Home Cars & Bikes Zencar 22 kW T2-T2 EV Charging Cable – Review

Zencar 22 kW T2-T2 EV Charging Cable – Review


I bought a 22 kW AC charging cable and found it very useful when reviewing electric vehicles. But who would want one of these EV charging cables, and why?

Electric vehicles (EVs) are a hard sell in South Africa. Eskom’s unreliability has turned many a motorist against the idea of running an EV. And yet, many car users are now EV-curious, while a growing number have taken the leap. If you are one of these ‘early adopters’, you might be in the market for something like the Zencar 22 kW T2-T2 EV cable.

Seeing that EVs are a fairly recent phenomenon, let’s first consider the different ways of charging an EV and why you would possibly need a cable such as the Zencar 22 kW T2-T2.

Different ways of charging

There are three ways, mainly, to charge an EV:

Method 1

Connect the EV to a domestic plug – the same socket you plug your kettle or vacuum cleaner into. To charge your EV this way, you need a specific device. It comes with the vehicle and resembles an oversized laptop charger. Let’s call it a wall-socket charger or portable charger. This is the slowest way to charge an EV’s battery.

Note that most electric scooters can only charge from a standard domestic plug.

Method 2

Connect the vehicle to an AC charge point, also referred to as a Type 2 charge point. This could be a “wall-box” in your garage or a public AC charge station at a shopping mall, car dealership, or other point of interest. It is usually much quicker to charge this way than with a domestic plug and wall-socket charger.

To connect your EV this way often requires that you bring your own Type 2 cable. (See pictures below.)

Public AC charge points usually sell electricity at R5.88 per unit (1 kWh), which is much more expensive than what you would pay at home. The cable we review here, belongs the second charging method (above).

Method 3

Connect the EV to a DC charging station. This is the quickest way to charge, but also the most expensive – at R7.35 per unit of electricity (1 kWh). There’s no need to bring your own cord, but the thick and heavy DC cables can be hard to maneuver.

These charging facilities, mostly installed by GridCars, are expensive to buy and require the site to meet specific requirements. Therefore, they are not as common as AC (Type 2) charge points. A welcome feature of DC chargers is that the majority also offer Type 2 sockets for AC charging. For these you would usually have to bring your own cable.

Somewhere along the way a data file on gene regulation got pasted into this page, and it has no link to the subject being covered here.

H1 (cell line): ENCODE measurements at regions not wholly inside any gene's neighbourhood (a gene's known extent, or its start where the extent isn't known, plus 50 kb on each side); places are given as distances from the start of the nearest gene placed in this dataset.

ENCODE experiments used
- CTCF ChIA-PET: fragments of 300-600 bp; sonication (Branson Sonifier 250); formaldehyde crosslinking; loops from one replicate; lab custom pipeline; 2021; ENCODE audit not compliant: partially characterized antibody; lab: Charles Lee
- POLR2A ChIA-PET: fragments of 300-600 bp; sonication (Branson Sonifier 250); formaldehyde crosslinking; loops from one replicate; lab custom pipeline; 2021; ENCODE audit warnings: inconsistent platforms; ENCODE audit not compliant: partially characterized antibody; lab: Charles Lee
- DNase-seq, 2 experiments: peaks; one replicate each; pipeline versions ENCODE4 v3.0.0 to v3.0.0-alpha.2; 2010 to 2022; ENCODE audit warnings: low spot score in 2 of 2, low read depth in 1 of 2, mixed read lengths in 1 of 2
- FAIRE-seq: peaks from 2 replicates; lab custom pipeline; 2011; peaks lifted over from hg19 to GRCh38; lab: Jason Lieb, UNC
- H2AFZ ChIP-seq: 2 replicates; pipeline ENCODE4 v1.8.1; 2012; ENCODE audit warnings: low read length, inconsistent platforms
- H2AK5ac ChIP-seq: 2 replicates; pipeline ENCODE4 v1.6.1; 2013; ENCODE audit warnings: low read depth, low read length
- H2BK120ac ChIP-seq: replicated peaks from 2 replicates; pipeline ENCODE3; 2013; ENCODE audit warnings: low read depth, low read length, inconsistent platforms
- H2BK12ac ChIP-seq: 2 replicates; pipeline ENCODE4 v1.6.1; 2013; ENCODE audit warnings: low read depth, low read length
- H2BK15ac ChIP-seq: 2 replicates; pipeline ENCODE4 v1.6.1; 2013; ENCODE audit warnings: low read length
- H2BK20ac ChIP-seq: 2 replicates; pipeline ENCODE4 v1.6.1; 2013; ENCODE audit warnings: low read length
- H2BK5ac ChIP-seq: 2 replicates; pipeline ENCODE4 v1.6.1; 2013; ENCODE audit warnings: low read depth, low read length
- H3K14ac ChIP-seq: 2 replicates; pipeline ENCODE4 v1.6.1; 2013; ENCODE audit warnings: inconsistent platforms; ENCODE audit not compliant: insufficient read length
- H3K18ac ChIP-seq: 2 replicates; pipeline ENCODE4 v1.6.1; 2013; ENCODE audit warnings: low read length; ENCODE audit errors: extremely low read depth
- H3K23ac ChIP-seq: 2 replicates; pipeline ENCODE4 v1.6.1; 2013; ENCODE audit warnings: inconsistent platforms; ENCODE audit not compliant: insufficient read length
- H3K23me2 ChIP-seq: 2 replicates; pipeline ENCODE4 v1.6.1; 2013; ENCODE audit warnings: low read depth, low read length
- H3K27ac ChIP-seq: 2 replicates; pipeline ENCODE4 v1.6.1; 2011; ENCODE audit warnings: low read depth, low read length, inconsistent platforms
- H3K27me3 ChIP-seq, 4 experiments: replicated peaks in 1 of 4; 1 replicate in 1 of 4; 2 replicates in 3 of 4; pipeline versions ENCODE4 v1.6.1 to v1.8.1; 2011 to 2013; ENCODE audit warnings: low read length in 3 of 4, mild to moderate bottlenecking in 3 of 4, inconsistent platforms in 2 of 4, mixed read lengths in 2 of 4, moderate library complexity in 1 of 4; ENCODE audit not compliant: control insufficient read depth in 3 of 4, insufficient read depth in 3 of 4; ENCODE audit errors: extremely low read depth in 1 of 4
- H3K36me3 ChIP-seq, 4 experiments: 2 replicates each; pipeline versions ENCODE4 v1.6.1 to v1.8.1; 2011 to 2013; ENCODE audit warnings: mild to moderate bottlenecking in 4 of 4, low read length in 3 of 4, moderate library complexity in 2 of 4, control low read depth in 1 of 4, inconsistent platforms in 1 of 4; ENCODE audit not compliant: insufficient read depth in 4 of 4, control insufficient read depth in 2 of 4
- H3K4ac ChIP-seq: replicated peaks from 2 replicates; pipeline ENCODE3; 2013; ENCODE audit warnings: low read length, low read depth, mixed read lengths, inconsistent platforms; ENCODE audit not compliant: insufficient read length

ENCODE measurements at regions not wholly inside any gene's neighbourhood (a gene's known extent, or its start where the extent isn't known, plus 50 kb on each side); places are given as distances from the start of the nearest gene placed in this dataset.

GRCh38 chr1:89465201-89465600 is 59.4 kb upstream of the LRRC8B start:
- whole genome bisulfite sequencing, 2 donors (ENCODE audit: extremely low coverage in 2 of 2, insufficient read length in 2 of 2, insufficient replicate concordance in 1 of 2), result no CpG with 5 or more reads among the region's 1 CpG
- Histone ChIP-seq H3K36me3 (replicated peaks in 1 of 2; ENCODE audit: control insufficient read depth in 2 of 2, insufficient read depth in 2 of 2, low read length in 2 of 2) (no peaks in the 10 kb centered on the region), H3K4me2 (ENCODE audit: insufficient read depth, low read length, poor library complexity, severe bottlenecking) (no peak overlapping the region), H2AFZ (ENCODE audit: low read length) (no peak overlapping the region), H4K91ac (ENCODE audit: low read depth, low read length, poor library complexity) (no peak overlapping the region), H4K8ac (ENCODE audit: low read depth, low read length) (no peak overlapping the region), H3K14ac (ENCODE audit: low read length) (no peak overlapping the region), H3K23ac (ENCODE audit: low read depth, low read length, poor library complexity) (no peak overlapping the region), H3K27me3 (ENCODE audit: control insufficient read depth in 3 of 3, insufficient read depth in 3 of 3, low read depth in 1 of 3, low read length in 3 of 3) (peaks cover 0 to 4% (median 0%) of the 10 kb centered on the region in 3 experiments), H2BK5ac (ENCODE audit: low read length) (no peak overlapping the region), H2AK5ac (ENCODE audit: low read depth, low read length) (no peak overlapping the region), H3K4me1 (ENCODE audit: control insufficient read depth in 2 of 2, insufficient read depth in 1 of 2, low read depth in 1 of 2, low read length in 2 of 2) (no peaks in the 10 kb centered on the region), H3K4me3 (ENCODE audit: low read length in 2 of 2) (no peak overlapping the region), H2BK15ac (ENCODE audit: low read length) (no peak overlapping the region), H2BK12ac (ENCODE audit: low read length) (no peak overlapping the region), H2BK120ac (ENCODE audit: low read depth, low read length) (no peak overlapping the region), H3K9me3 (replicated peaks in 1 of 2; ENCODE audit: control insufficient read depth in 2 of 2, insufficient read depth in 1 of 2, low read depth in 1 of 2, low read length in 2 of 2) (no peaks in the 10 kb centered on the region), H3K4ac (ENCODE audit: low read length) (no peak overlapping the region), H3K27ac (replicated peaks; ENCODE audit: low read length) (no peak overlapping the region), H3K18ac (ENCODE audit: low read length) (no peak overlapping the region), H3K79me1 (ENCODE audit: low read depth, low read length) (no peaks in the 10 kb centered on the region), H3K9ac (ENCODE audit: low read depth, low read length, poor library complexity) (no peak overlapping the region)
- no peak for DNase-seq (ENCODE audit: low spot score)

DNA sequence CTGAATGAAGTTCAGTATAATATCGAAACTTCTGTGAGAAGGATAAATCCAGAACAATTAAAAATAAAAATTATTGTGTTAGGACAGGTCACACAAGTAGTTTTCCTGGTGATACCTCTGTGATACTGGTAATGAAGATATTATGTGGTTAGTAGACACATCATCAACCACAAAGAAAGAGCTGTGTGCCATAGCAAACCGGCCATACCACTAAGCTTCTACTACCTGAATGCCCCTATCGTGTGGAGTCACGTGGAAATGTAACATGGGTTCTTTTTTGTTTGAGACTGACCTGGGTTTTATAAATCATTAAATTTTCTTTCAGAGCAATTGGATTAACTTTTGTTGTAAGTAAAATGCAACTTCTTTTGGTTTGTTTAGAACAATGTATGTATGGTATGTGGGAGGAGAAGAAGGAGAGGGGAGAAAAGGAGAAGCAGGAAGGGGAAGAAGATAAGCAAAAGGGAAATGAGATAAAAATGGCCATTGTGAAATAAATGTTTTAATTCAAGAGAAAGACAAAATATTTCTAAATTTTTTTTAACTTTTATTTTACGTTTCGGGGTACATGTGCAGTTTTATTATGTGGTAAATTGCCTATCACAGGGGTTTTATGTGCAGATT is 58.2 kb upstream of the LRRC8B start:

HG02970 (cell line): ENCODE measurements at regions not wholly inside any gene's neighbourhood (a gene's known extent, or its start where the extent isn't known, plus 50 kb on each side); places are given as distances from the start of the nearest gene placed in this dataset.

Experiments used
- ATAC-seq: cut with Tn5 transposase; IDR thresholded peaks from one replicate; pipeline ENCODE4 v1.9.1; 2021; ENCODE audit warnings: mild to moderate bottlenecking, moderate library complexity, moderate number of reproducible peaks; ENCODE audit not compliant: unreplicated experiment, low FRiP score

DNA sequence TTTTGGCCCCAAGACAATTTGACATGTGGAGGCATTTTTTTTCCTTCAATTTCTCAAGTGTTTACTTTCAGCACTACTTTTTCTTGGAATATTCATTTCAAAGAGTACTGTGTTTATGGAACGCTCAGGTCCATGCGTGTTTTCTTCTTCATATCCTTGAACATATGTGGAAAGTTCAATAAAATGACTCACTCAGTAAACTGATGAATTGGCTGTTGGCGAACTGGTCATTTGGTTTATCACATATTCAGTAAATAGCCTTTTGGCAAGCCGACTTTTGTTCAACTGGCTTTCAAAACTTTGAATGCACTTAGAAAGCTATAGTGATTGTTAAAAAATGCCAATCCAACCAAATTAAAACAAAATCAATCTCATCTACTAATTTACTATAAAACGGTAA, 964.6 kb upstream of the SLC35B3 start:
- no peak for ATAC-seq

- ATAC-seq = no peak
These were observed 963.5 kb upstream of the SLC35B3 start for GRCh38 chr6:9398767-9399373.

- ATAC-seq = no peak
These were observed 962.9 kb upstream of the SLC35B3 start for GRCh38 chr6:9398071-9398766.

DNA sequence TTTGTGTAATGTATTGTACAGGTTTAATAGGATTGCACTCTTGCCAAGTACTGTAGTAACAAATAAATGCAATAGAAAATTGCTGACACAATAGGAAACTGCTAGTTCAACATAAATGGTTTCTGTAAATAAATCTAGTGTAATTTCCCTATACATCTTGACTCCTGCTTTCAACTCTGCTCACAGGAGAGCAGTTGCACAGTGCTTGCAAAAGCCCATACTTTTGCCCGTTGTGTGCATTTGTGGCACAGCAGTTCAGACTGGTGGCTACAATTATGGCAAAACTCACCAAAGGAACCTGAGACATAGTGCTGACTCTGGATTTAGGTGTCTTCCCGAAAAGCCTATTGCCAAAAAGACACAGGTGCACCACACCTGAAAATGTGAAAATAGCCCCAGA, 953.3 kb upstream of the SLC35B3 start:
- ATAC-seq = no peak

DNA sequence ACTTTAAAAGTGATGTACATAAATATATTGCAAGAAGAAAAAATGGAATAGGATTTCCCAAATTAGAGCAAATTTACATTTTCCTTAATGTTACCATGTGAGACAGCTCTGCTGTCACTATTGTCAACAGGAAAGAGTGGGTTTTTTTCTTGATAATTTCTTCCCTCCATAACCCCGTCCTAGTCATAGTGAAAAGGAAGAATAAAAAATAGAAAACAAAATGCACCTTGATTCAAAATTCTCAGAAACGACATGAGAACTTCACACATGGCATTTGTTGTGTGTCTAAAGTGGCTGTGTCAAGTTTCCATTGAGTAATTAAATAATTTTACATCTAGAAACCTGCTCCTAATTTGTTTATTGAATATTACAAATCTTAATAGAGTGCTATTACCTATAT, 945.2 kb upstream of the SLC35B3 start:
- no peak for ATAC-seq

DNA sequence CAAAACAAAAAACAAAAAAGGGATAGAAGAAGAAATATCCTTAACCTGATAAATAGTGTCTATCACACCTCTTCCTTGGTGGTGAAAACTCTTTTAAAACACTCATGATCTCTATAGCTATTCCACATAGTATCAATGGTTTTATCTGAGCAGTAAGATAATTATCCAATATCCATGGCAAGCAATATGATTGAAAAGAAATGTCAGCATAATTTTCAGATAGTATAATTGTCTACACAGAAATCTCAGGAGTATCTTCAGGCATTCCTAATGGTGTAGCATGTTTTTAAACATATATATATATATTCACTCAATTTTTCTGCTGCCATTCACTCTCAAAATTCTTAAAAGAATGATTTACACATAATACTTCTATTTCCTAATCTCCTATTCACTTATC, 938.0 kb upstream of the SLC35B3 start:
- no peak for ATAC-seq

Why you might need one

Car dealers usually supply their customers with a wall-socket charger (method 1), and a wall-box (method 2). Most of these wall-boxes have a tethered cord and plug. But when you want to top up the battery at a public Type 2 charger (also method 2), you have to bring your own Type 2 cable.

Some car manufacturers supply Type 2 AC cables with the car or motorcycle, but most of them do not. If they do, they usually supply a thinner (slower) cable.

If you want a Type 2 AC cable, or if you’re unsatisfied with the one that came with the car, you can buy one from a shop like EV Charge or from the car’s manufacturer.

Why I bought one

When EVs or plug-in hybrids arrive at my door for road tests, they sometimes arrive with wall-socket chargers only. This means I can’t do Type 2 charging, unless the charger has a Type 2 cord attached. This necessitated the purchase of an AC cable.

Purchasing experience

After discovering the showroom of EV Charge at Irene Mall on a Sunday, I looked them up online and ordered from the website. At R3 760, the 22 kW (max.) cable is marginally more expensive than the 11 kW cable at R3 685. The 22 kW cord is definitely the smarter buy.

Unboxing and setting up

To help protect the cable and keep it stored tidily, I ordered a round-shaped carry bag (R290) which has EV Charge’s logo embroidered on it. The bag and cable arrived in a flat cardboard box, with the plug at each end wrapped in bubble wrap.

Using the Zencar cable

When the Zencar cable was delivered, I had the pleasure of testing the BMW CE 04 electric performance scooter, which offers Type 2 charging. I rode the scooter to Lourensford wine estate in Somerset West, which has a free AC charger operated by Zimi.

Important features

The most important feature of the Zencar cable is that it allows the maximum AC charging rate from a single-phase charge point (a wall-box at home) as well as the three-phase chargers usually found at shopping centres.

The on-board chargers of most EVs charge their batteries at a maximum AC rate of 11 kW. But, as more and more manufacturers fit their cars with 22 kW on-board chargers, it’s best to buy a 22 kW cable.

The last thing you want when you upgrade to a car with a 22 kW on-board charger, is an outdated or “slow” 11 kW charge cable. Therefore, it’s wise to buy a cable with the maximum AC rate of 22 kW, even if you charge at less than that (for now).

The Zencar cable: pros and cons

The Zencar 22 kW T2-T2 EV charging cable is a well-made product that simply does what it’s supposed to, without a fuss. The cable has good flexibility and the connectors fit perfectly.

Plugged into the charge point at Lourensford, the BMW CE 04’s 8.9 kWh battery took around 20 minutes to go from 50 percent to fully charged.

The cable has no negative attributes, except that it’s more expensive than I expected.

Conclusion and score

The Zencar 22 kW T2-T2 EV charging cable scores 5 out of 5.

5.0 out of 5.0 stars


Power: 22 kW, 3-phase
Current: 32A x 3
Voltage: 400V AC
Length: 5 m
IP Rating: IP55
Temperature -30° to +50°
Certification: TUV, CE, and UL
Colour: Black cable / white plug
Warranty: 24 months

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